8
$\begingroup$

I'm learning mechanics and I don't understand the following (simple, I guess) concept. Here's a pulley-rope system:

enter image description here

The force of tension, as I understand it, is defined as the force exerted on an object connected to the rope/string. For example, $\vec{T_1}$ is the force of tension exerted on the object with mass $m_1$. But what are the forces $\vec{T_1}'$ and $\vec{T_2}'$? My textbook says that these are tension forces too, but I don't understand on which body they act - on the pulley? Well, there's no friction here. So the only reasonable explanation is that these are internal tension forces (which is very different from $\vec{T_1}$ for example). In this case:

  1. Why do we even care about them? Don't they all cancel out along the rope (when it's massless)?

  2. Why are we interested in the forces $\vec{T_1}'$ and $\vec{T_2}'$ which are acting on the rope tangentially to the pulley and not, for example, in the tension force acting on the pulley itself, that is:

enter image description here

Or maybe in the internal tension forces acting on the rope in some other places?

$\endgroup$
2
  • 1
    $\begingroup$ Every post on this site is a question, so there's no need to put "question" in the title. We have a FAQ on writing good question titles. Please take a look. $\endgroup$
    – DanielSank
    Commented Oct 24, 2015 at 22:48
  • $\begingroup$ A late comment, but: Can't you just consider the rope a part of your body? In that case, the FBD contains the pulley and the upper part of the rope, positioned on top of the pulley. The whole particle system will then have two tension forces acting on it (all tension forces inside the rope are internal forces and cancel each other out, so these are the only external forces, caused on the rope by the surrounding rope), and you can then claim that the sum of the forces is $0$, since the CM has acceleration $0$. $\endgroup$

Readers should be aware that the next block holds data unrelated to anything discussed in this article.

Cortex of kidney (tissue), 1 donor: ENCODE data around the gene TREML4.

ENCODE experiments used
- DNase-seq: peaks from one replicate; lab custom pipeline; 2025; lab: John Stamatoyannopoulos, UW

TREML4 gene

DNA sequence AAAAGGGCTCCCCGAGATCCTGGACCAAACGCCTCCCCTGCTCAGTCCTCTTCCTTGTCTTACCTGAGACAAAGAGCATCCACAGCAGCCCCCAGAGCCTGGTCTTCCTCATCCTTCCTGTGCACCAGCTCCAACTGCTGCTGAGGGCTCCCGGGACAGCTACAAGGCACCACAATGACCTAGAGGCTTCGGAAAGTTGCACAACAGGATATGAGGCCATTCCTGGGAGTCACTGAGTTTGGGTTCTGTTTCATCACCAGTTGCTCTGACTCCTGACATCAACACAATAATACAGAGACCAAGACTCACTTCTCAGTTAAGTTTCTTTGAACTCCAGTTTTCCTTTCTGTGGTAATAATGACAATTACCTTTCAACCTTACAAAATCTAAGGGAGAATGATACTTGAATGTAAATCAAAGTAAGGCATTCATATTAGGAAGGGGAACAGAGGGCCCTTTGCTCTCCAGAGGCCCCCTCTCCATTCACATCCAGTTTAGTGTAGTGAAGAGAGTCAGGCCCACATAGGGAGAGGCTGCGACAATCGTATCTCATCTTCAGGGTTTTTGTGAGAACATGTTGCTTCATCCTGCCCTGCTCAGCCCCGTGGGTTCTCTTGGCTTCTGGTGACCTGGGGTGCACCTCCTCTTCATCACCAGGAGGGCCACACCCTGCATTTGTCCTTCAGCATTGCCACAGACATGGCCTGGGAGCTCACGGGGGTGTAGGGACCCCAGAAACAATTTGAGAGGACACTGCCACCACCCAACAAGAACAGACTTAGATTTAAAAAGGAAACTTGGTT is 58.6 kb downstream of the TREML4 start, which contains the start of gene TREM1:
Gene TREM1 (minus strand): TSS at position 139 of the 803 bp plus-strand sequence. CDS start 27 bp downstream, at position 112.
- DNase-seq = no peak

– Max
    Commented Nov 27, 2016 at 22:19

3 Answers 3

1
$\begingroup$

On the pulley on the left, there are 4 forces applied, $T_1'$, $T_2'$, the gravitational acceleration on the pulley (its weight) $m' g$ (directed downwards), and the tension of the rope at the center of the pulley $T$, which is the one that you draw, but directed upwards. Now, the tension $T$ balances the weight $mg$ and the other two tensions $T_1'$ and $T_2'$, and the pulley don't move. However, the toques of the tensions $T_1'$ and $T_2'$ may not balance, and may result in a rotation of the pulley. In fact, if $L=I\omega$ is the angular momentum of the pulley, $I$ the momentum of inertia, and $\omega$ the angular velocity, one has $$ \frac{d L}{dt} =I\frac{d \omega}{dt}=r T_1'-r T_2' $$ where $r$ is the radius of the pulley and the terms at the right side of the equations are the torques of the tension forces applied to the pulley.